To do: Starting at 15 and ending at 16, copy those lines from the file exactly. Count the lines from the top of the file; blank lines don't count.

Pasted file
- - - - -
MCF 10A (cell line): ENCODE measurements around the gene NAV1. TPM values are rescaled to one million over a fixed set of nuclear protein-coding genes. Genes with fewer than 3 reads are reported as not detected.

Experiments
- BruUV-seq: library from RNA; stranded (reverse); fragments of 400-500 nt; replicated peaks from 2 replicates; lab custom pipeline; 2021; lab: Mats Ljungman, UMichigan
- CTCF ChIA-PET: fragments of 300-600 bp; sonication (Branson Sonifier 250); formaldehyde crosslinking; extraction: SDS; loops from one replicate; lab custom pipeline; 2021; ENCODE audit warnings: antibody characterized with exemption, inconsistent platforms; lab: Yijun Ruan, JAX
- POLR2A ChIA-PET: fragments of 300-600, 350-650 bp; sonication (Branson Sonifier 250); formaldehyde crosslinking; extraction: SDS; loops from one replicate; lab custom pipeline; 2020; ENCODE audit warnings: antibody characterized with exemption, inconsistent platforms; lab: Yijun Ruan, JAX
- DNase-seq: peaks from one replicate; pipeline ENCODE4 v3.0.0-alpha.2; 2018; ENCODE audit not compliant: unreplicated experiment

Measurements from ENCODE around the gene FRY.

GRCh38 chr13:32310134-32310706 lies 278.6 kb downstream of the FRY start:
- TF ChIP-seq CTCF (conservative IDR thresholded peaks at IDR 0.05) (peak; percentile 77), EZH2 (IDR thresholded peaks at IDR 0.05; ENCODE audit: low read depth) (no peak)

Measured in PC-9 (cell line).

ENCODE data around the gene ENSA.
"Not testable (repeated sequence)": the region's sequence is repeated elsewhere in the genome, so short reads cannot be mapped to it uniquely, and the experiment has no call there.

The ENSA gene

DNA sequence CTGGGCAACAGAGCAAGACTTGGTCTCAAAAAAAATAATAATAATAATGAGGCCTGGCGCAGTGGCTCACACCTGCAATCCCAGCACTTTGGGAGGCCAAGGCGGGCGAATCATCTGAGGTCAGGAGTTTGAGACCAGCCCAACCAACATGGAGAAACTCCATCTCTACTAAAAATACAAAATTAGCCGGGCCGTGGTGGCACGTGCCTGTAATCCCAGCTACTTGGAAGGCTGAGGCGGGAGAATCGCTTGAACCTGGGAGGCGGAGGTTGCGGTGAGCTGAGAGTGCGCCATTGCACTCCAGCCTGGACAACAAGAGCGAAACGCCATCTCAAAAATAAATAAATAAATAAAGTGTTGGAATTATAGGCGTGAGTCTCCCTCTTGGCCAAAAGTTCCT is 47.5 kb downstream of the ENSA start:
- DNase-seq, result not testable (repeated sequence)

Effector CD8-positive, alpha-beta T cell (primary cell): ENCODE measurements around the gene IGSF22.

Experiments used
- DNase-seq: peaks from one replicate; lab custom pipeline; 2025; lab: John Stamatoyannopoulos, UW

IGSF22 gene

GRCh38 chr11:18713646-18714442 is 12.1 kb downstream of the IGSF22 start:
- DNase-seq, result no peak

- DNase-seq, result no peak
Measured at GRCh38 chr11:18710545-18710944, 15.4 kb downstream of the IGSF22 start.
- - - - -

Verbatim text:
- DNase-seq, result not testable (repeated sequence)

Effector CD8-positive, alpha-beta T cell (primary cell): ENCODE measurements around the gene IGSF22.